What Is Retargeting? Definition of Retargeting, Retargeting Meaning and Concept
Retargeting is a digital marketing technique whose objective is to impact users who have previously interacted with a brand with advertising, either through visits to its website, opening an email or clicking on a company ad on social media. , among others.
Retargeting arises from the need to convert user interest into effective purchases. Most people who visit an ecommerce store or product website do not buy the first time. More than 98% of users do not convert on the first visit, and therefore retargeting is an online advertising strategy that returns that 98% of customers to the web, to remind them of the interest they have felt in a certain product or service. .
What is the goal of retargeting?
Retargeting brings up to a 300% return on ad spend, creates brand-specific branding without a huge investment, and also strengthens the marketing funnel. Within this last point it contributes to the following:
- Brand awareness: Most users who are looking for something open many websites and only look at the information without noticing the brand behind it. Retargeting allows users to be impacted during their purchase cycle so that when they definitely go to buy, they take the company into account.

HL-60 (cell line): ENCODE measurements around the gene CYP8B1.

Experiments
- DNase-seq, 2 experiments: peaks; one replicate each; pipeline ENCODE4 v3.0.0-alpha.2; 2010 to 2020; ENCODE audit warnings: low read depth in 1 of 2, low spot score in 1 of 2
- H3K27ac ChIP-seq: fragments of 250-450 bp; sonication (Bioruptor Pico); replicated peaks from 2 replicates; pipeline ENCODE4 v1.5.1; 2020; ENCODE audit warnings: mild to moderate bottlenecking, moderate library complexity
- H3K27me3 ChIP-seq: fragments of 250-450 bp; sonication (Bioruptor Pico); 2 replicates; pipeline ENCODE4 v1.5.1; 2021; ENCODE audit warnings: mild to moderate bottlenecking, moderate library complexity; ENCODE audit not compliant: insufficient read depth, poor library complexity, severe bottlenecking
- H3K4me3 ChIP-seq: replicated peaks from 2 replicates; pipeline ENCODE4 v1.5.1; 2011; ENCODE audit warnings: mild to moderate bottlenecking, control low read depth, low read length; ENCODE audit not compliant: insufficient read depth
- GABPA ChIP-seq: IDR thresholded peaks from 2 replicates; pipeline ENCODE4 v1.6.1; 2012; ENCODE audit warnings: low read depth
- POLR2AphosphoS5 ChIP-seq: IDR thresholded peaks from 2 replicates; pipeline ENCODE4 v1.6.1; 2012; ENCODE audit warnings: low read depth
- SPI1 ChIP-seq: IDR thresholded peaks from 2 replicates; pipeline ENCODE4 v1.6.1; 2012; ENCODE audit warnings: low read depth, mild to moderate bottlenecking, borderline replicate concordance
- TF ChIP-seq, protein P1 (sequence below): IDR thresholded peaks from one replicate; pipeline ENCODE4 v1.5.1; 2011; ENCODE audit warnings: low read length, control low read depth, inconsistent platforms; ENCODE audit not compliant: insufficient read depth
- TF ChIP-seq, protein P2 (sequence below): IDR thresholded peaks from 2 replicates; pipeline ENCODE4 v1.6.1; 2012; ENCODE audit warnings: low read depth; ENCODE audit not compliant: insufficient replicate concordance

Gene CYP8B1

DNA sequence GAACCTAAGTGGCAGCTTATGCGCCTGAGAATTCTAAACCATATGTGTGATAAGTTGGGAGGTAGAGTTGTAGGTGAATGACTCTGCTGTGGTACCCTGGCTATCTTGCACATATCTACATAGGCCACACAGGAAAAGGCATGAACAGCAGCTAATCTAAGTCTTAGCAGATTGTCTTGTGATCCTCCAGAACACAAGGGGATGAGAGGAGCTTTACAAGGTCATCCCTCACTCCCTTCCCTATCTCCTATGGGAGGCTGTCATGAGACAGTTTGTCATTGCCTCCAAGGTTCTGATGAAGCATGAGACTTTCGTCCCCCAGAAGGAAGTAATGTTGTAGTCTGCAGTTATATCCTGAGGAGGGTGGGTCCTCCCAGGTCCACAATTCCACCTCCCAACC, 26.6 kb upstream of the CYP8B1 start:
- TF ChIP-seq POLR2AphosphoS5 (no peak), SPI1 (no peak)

- More consideration: In addition to generating conversions, retargeting is a good assistant for the purchase consideration of a product. This, especially in long purchase cycles.
- Increased conversions: The strong point of retargeting. Many times a lead is obtained, or a sale is closed thanks to an offer designed for this strategy. An example is the rescue of abandoned shopping carts in the online store.
- Improve loyalty: You can sell complementary products, encourage the return of customers or even reinforce the effect of newsletters with retargeting.
- Advocacy: It is used in social networks to show relevant and viral content to users in a medium where many can share and spread messages.
How does retargeting work?
Retargeting basically works with the famous cookies, which are small pieces of information sent by a website and stored in the user's browser so that the website can check the user's previous activity.
It is important to understand the implications of the fact that cookies are saved in the browser:
- If multiple browsers are used, each will have a cookie saved.
- If cookies are deleted or disabled, that user is lost.
- Retargeting cannot be done in this way in apps, since they are not browsers.
- Mail clients like outlook do not save cookies, so email retargeting only works in principle with webmail, gmail and hotmail.
- If the user browses in incognito mode, the cookies will not be saved.
Despite these limitations, retargeting has a very wide scope. There are many companies today that are working so that these cookie dependencies do not limit this very effective marketing technique.